• Larry Reside on July 6, 2011 at 2:28 pm

      To me, this is all part of the Sangha discussion of proposing and debating terminology and gradually coming to a concensus of the way or ways that make the most sense to us. Buddhism for me is very democratic – every Buddhist has a say in what makes sense as an expression of the teachings – as long as it accords with the Buddha’s message, gradually it will be accepted by the majority. We don’t need to leave it to some “authority” as a particular body of people, ordained or otherwise. As the Buddha said, “take the Dharma as your refuge, take the dharma as your guide”. – If the description really accords with the Buddha’s Dharma, then it can be applied – regardless of who comes up with the idea. IMHO

  4. star on July 6, 2011 at 6:56 am

    What an interesting Catch-22 you’ve got yourself in, there, frank. First you posit that when the Buddha said, “dukkha” he meant more than psychological suffering, that he was including (literal) pain, aging, and death. And then you seem to be saying that *because* “dukkha” includes these things, the Buddha was mistaken in saying “dukkha” could end. You don’t see a problem there?

  5. earl on July 6, 2011 at 9:42 am

    To Larry and Frank, I really don’t care for “complete” view, since we can never have this. It is the assumption that the view being offered by the canon is “complete” which is what makes it dogmatic, I think and why people will reject that inherent dogmatism. I’m sure you’d agree that the entire canon and all the interpretations that will ever be made of it, is nothing compared to the ineffable richness of existence?

    Also Dana, I appreciate your enthusiasm for forging ahead and using English to attempt to make a modern, contemporary and truly living version of this antique and therefore necessarily largely mysterious text and formulation. To demystify the spiritual is a noble pursuit and of course is something which authenticity calls us to do with episodic recurring regularity as ages of convention give way to ages of iconoclasm.

    Then we might get on to a discussion of what it means to cultivate wisdom for example. It is actually a very different intellectual pursuit I think to parse ancient languages and texts for what they thought about wisdom. Certainly it is valuable, but to the extent that it entirely distracts us from using the language and metaphors of our time it does not fully live.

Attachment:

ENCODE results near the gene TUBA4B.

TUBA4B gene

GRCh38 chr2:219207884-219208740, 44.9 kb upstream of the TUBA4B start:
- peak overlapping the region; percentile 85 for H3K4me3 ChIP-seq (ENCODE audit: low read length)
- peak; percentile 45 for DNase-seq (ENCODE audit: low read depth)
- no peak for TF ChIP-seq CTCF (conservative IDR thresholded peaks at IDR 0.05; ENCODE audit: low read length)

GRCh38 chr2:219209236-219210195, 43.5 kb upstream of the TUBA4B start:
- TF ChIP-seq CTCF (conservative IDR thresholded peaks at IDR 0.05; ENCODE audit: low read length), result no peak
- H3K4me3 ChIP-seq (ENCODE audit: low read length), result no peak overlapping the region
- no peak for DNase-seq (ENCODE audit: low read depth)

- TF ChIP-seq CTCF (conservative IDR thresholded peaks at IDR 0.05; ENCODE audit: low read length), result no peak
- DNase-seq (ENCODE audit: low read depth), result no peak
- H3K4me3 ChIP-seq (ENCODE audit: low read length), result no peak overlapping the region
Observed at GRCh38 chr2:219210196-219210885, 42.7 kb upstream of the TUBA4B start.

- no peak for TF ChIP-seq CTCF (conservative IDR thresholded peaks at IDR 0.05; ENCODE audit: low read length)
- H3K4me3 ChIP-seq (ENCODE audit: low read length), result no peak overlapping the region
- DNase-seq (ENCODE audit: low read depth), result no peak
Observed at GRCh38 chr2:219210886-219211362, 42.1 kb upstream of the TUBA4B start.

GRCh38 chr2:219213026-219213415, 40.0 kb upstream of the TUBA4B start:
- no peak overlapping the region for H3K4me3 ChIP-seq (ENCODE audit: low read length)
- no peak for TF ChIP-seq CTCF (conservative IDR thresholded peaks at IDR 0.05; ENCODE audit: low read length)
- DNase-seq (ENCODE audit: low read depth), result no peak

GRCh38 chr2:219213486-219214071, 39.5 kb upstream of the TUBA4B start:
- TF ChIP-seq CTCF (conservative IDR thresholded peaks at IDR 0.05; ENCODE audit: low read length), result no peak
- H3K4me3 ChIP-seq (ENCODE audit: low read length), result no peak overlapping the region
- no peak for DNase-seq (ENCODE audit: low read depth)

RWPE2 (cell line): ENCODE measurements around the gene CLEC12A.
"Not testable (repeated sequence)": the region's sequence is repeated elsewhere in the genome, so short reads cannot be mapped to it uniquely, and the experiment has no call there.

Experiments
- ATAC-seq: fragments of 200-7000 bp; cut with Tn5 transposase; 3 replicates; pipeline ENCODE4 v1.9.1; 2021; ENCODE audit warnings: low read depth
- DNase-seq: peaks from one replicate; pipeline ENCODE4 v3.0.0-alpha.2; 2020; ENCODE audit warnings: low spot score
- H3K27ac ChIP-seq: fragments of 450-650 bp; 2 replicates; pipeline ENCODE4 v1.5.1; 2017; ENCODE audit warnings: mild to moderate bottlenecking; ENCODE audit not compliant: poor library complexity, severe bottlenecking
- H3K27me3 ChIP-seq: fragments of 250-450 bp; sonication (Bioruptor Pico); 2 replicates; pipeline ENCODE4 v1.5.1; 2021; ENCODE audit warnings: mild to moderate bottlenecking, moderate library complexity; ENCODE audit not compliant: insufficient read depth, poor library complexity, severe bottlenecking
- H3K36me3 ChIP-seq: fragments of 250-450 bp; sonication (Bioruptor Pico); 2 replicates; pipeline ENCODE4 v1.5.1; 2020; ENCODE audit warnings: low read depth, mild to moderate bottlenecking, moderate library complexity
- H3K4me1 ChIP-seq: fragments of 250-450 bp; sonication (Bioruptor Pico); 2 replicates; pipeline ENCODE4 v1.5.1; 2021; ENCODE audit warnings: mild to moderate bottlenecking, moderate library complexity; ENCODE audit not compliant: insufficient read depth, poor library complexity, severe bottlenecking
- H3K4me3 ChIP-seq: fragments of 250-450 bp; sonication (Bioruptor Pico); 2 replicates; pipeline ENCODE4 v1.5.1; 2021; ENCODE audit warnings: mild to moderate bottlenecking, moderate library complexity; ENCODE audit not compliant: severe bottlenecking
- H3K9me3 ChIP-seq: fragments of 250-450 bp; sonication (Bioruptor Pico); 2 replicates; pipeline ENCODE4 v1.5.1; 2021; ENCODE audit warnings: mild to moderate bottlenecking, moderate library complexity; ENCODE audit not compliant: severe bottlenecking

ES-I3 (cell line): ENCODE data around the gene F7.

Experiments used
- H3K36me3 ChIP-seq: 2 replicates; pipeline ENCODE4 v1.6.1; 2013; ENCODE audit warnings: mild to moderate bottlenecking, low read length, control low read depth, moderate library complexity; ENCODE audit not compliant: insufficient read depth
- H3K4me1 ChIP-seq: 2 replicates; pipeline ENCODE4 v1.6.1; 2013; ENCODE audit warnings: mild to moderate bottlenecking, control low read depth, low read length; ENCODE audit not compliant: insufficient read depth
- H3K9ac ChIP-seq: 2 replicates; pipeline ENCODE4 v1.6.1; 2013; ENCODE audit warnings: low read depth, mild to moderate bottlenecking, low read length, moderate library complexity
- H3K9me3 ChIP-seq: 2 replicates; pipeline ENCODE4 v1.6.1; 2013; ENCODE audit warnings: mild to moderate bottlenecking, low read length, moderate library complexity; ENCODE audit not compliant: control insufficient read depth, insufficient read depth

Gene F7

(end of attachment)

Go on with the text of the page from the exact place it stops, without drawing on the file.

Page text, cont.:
• Larry Reside on July 6, 2011 at 2:38 pm

      I guess that’s where we disagree Earl, because I do believe that we can have complete viewpoint. It doesn’t mean that we completely see everything at once. It really means that we completely see reality’s nature. For me, it’s like completely understanding the principles of tennis or the principles of chess, or even biology or computers. There are many manifestations which are continually varied, but the principles by which they operate are the same.

      I try to experiment in finding words for terminology in the scriptures that more accurately instill in me and my students what I perceive to be the underlying understanding implicit in the words of the scriptures. I translated Skandas as Collections. I translate Dukkha as Misery. I translate Karma as Dependent Arising. I use Complete instead of Right and I refer to “Not self” as opposed to “emptiness”. I call Bodhicitta the Awakened Heart as oppossed to the “mind of awakening”.

  6. star on July 6, 2011 at 3:03 pm

    How about “wise”? Wise view, wise effort, wise action… Following the way the Buddha used words, this can incorporate “leading to wisdom” as well as eventually “acting from wisdom”.

  7. Dana Nourie on July 6, 2011 at 2:04 pm